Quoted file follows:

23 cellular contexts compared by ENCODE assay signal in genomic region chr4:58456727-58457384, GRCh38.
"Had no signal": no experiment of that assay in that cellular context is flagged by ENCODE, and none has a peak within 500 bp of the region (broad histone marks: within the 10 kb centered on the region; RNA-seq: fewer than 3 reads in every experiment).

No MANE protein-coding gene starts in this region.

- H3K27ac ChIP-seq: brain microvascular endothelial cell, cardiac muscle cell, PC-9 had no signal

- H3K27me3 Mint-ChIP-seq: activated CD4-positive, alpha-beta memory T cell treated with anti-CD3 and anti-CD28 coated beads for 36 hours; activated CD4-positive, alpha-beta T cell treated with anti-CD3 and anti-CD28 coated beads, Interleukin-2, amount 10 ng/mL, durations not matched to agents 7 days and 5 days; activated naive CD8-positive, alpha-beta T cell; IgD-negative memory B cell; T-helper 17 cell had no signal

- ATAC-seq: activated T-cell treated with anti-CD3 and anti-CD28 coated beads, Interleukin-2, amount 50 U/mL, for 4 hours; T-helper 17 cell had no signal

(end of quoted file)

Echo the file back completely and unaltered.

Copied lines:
23 cellular contexts compared by ENCODE assay signal in genomic region chr4:58456727-58457384, GRCh38.
"Had no signal": no experiment of that assay in that cellular context is flagged by ENCODE, and none has a peak within 500 bp of the region (broad histone marks: within the 10 kb centered on the region; RNA-seq: fewer than 3 reads in every experiment).

No MANE protein-coding gene starts in this region.

- H3K27ac ChIP-seq: brain microvascular endothelial cell, cardiac muscle cell, PC-9 had no signal

- H3K27me3 Mint-ChIP-seq: activated CD4-positive, alpha-beta memory T cell treated with anti-CD3 and anti-CD28 coated beads for 36 hours; activated CD4-positive, alpha-beta T cell treated with anti-CD3 and anti-CD28 coated beads, Interleukin-2, amount 10 ng/mL, durations not matched to agents 7 days and 5 days; activated naive CD8-positive, alpha-beta T cell; IgD-negative memory B cell; T-helper 17 cell had no signal

- ATAC-seq: activated T-cell treated with anti-CD3 and anti-CD28 coated beads, Interleukin-2, amount 50 U/mL, for 4 hours; T-helper 17 cell had no signal